"Let It Be" a documentary released in 1970, captures The Beatles final public performance. Director Michael Lindsay-Hogg has hinted the film may be re-released this year to coincide with the 50th anniversary of the performance. On a blustery, bitterly cold day in London 50 years ago, John Lennon, Paul McCartney, George Harrison and Ringo Starr clambered to the roof of their record company, Apple Corp., for an impromptu lunchtime concert -- stunning passers-by with the band's first live performance in two and a half years. It was also the last time The Beatles played in public. Their 42-minute jam session, broken up by police over noise complaints, was filmed by director Michael Lindsay-Hogg as the capper to an intended TV special called "Get Back," documenting the group recording an album.
Forty years ago, two of music's biggest stars walked into BBC Radio 1 and sat down to review the week's new releases. Michael Jackson and George Harrison spent the next 90 minutes discussing singles by Foreigner, Nicolette Larson and The Blues Brothers, as well as the stories behind their own songs. The BBC discarded the show, keeping only a short clip. But now a rare recording has been found and restored. Excerpts will be broadcast in a special documentary this weekend.
The long out-of-print "The Beatles: Live at the Hollywood Bowl" album will be reissued in significantly upgraded form on Sept. 9 in conjunction with the forthcoming Ron Howard-directed documentary, "The Beatles: Eight Days a Week -- The Touring Years." The album, originally released in 1977 and produced by longtime Beatles producer George Martin, included recordings from the band's three Hollywood Bowl concerts in 1964 and 1965 and was the only authorized live recording ever released by EMI and Capitol Records. "My dad mixed it in 1977 and he never liked it," Martin's son, Giles Martin, told The Times recently of the latest Beatles project he's working on since first working in tandem with his father to create the 2006 soundtrack to the Beatles-Cirque du Soleil "Love" show in Las Vegas. "I've been working with new sound technology that's allowed us to significantly improve the sound. But I think now it really captures the energy of the band at those shows."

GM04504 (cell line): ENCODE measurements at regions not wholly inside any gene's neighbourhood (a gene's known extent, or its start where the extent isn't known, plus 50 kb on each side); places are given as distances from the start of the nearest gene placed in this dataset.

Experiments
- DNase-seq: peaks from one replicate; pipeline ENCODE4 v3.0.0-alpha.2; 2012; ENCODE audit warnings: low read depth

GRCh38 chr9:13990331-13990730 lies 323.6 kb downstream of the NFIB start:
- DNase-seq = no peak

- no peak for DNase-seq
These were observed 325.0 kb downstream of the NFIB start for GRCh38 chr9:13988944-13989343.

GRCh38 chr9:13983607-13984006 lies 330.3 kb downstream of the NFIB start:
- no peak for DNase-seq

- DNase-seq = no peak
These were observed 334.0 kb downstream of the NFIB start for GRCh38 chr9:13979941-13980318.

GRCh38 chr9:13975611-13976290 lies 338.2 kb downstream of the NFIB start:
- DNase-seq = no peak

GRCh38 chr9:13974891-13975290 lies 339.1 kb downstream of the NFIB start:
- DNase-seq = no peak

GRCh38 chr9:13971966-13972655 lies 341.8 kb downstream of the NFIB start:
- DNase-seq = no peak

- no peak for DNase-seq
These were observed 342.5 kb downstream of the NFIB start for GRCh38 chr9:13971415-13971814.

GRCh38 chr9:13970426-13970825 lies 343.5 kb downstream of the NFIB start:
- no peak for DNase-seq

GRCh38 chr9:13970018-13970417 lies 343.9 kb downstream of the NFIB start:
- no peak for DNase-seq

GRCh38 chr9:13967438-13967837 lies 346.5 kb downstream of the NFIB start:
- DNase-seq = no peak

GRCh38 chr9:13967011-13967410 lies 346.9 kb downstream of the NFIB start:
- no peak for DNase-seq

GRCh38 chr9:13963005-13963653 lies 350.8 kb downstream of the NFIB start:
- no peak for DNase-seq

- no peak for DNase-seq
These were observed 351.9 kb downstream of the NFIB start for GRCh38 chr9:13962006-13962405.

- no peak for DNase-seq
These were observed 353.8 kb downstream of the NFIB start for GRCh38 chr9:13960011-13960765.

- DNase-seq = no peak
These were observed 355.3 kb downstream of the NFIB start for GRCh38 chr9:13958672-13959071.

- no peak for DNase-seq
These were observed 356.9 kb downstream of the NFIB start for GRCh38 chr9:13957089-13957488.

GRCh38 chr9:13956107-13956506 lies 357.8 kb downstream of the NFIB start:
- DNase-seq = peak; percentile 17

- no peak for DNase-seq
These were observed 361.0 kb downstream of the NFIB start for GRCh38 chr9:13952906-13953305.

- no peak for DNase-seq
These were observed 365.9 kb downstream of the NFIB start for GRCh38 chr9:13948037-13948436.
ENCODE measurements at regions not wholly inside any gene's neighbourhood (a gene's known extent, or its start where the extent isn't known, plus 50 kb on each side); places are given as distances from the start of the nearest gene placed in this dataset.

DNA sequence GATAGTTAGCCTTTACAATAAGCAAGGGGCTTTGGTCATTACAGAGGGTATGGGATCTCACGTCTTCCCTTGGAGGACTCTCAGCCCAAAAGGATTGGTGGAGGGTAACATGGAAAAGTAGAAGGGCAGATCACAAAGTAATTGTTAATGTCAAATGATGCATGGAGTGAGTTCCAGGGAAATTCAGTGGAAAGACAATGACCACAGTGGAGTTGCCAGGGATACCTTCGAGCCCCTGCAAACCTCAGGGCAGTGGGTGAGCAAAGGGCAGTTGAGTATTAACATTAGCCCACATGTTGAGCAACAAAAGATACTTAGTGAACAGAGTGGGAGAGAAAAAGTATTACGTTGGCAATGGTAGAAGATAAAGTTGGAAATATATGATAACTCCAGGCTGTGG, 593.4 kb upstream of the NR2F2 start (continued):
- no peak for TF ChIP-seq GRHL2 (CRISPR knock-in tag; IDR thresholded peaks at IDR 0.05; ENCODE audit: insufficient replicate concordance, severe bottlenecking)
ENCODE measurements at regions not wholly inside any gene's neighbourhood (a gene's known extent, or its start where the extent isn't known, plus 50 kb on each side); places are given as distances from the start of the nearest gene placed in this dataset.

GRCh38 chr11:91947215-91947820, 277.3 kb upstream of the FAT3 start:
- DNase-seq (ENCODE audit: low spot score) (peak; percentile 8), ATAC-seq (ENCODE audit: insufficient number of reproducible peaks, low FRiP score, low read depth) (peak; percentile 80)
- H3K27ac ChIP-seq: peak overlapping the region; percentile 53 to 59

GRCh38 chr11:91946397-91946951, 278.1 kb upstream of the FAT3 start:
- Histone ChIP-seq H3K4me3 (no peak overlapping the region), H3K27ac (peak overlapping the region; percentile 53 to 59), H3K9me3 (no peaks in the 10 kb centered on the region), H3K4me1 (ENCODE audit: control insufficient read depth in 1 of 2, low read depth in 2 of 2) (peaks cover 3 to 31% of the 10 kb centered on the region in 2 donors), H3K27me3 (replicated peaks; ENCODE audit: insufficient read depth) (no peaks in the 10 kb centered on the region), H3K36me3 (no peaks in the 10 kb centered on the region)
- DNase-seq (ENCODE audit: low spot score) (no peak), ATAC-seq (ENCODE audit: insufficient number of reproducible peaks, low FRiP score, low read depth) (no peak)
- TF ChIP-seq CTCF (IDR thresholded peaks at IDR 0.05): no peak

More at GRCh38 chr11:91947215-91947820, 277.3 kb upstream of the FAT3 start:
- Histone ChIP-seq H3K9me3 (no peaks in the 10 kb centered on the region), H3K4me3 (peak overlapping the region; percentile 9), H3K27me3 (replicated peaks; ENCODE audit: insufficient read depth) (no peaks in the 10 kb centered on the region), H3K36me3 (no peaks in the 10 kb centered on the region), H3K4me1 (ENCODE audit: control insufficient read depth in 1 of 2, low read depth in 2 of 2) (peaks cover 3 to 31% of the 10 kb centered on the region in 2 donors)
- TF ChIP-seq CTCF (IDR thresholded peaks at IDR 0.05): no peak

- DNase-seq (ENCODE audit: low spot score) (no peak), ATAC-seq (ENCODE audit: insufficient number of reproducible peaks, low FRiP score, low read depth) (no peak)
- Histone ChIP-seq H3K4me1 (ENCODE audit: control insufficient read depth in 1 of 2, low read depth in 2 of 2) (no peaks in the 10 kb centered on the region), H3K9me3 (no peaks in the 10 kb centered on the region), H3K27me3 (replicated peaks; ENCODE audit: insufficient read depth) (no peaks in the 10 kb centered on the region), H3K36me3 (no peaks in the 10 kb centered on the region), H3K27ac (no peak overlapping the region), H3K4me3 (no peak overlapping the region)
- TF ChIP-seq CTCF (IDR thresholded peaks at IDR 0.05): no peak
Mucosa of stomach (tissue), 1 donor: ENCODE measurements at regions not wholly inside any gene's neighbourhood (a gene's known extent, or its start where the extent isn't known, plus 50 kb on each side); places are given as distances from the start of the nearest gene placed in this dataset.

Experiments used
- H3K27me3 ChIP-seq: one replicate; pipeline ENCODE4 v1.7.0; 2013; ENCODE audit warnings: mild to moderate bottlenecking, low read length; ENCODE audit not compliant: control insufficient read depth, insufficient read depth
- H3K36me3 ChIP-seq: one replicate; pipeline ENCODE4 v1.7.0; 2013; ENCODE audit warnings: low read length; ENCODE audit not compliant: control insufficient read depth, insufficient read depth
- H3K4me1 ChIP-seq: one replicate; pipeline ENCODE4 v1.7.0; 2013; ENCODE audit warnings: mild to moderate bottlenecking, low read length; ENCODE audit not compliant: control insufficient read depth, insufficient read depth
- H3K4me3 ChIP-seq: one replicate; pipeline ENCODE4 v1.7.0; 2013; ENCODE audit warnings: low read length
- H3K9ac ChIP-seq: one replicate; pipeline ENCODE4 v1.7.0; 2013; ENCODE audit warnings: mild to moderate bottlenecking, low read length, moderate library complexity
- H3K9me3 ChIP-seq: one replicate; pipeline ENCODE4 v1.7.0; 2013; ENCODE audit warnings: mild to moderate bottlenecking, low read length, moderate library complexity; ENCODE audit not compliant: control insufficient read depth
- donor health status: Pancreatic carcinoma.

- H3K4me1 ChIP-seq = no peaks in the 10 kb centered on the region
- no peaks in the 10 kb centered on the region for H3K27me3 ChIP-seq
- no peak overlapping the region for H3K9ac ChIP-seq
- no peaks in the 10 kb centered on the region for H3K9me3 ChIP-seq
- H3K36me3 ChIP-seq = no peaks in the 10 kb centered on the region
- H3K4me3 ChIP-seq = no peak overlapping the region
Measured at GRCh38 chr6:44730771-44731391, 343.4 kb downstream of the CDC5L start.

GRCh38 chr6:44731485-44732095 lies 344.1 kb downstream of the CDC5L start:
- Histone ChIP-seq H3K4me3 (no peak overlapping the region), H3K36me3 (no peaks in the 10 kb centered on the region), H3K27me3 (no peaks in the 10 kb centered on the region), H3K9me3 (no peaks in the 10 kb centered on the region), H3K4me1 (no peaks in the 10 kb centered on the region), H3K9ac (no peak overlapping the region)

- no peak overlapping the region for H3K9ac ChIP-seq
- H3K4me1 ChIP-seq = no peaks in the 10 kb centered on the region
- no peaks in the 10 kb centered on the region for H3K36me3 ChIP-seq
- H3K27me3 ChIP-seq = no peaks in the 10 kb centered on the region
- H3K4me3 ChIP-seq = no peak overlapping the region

The Beatles are celebrating the 50th birthday of their 1968 double album - dubbed The White Album - with a deluxe edition that delves into the record's exhaustive recording sessions. An interview with producer Giles Martin, who oversaw the anniversary project, reveals some of the box set's secrets and surprises. The Beatles' ninth album has confounded, delighted and divided fans ever since its release in 1968. To some, it's their masterpiece: a vibrant explosion of ideas from a band no longer bound by format, genre or style. To others, it's a mess: a quixotic, fractured collection of songs that fails as often as it soars.
The most ambitious reissue yet of an individual album from the Beatles' catalog is coming May 26 with an expanded and newly remixed edition of the Fab Four's 1967 pop masterpiece, "Sgt. Consistently ranked by critics and fans among the most influential rock albums of all time, "Sgt. Pepper" is being reissued in multiple formats and editions, including new stereo and surround-sound audio mixes along with nearly three dozen previously unreleased recordings from the same sessions. "It's crazy to think that 50 years later we are looking back on this project with such fondness and a little bit of amazement at how four guys, a great producer and his engineers could make such a lasting piece of art," Paul McCartney writes in a new introduction for the anniversary edition of a project that started out as his baby. In a 1970 interview with Rolling Stone, John Lennon said, "It was a peak.